FOR IMMEDIATE RELEASE
National Federation of the Blind Urges Obama Administration to Issue ADA Internet Regulations
Orlando, Florida (July 7, 2014): The National Federation of the Blind (NFB), the nation’s leading advocate for equal access to the Internet for blind people, today announced that it has unanimously adopted a resolution at its national convention urging the Obama administration to issue regulations requiring websites that are public accommodations to be accessible to the blind. On July 5, approximately twenty-five hundred NFB members assembled in convention at the Rosen Centre Hotel voted unanimously to adopt the resolution. Blind people access the internet on computers or mobile devices equipped with software that can convert the content of websites and applications into computerized speech or into Braille that can be displayed on a connected device. Websites that are not designed to be accessible, however, cannot be presented to blind users by this technology.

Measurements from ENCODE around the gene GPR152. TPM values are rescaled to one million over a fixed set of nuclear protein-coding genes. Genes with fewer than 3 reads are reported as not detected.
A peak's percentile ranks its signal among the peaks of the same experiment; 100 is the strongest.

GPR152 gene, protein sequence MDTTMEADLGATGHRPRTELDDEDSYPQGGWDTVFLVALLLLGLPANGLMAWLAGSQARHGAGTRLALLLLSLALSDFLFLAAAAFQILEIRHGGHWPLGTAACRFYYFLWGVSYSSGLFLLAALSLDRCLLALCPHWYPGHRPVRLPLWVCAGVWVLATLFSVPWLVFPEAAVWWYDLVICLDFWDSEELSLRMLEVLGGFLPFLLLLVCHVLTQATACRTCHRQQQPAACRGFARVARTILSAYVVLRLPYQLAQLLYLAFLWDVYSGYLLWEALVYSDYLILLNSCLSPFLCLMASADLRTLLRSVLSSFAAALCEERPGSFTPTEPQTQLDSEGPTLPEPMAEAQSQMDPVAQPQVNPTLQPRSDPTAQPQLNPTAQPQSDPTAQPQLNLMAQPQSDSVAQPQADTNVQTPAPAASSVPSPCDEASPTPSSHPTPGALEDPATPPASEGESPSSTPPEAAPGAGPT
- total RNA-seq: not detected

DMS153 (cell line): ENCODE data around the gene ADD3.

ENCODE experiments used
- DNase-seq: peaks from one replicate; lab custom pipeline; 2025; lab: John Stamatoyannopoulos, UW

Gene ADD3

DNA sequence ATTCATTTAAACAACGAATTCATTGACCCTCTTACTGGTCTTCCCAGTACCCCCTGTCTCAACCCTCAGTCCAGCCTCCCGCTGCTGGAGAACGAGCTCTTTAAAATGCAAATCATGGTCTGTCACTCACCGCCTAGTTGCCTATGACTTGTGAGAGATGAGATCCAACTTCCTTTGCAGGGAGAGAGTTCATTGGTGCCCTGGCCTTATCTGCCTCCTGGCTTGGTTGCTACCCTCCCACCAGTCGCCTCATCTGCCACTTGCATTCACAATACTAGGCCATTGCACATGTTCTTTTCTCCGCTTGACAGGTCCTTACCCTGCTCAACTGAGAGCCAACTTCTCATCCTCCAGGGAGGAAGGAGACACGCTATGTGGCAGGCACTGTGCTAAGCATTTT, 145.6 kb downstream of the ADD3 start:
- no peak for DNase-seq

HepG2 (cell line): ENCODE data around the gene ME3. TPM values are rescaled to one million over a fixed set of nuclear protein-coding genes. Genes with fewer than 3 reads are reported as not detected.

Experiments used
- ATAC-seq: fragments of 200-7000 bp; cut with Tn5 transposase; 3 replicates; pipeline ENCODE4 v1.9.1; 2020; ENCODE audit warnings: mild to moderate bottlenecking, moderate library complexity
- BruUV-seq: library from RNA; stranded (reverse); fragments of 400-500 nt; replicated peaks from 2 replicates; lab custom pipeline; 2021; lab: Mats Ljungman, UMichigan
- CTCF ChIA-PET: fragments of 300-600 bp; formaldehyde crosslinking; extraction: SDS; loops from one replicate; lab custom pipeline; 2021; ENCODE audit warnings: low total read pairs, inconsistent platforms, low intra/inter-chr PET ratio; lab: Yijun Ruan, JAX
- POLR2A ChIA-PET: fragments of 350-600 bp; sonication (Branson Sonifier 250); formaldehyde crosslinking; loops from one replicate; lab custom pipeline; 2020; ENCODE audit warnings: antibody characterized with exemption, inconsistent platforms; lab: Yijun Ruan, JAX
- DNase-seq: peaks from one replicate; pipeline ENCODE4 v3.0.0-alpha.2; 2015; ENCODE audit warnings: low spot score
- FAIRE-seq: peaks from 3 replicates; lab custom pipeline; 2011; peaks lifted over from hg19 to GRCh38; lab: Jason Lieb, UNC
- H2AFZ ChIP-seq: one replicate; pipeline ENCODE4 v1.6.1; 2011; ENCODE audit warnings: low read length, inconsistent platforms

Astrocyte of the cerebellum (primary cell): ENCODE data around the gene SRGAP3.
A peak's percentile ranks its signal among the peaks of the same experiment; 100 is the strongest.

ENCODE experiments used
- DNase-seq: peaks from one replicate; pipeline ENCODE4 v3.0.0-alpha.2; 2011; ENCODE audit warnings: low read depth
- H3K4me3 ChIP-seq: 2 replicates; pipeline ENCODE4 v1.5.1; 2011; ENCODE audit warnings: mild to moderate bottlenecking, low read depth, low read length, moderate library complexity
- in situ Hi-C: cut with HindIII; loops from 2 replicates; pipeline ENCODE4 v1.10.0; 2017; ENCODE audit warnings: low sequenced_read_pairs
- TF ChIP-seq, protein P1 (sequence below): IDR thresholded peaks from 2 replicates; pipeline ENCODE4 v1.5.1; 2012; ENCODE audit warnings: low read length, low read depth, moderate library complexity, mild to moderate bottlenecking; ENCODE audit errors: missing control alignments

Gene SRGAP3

Dr. Marc Maurer, President of the National Federation of the Blind, said: “The goal of the National Federation of the Blind is the complete integration of blind people into society on a basis of equality. Since public accommodations, as defined by the Americans with Disabilities Act (ADA), increasingly conduct business with the public over the internet, it is imperative that their websites be accessible to the blind. Without equal access, blind people cannot participate in employment, education, or commerce. Technology holds the promise that blind people will be able to live the lives we want to a degree never before possible, but only if internet technology is properly designed. If it is not, blind people will be isolated and excluded from society. That is why we demand that the Obama administration issue the long-delayed ADA regulations applying to the Internet the legal principle of equal access for all.”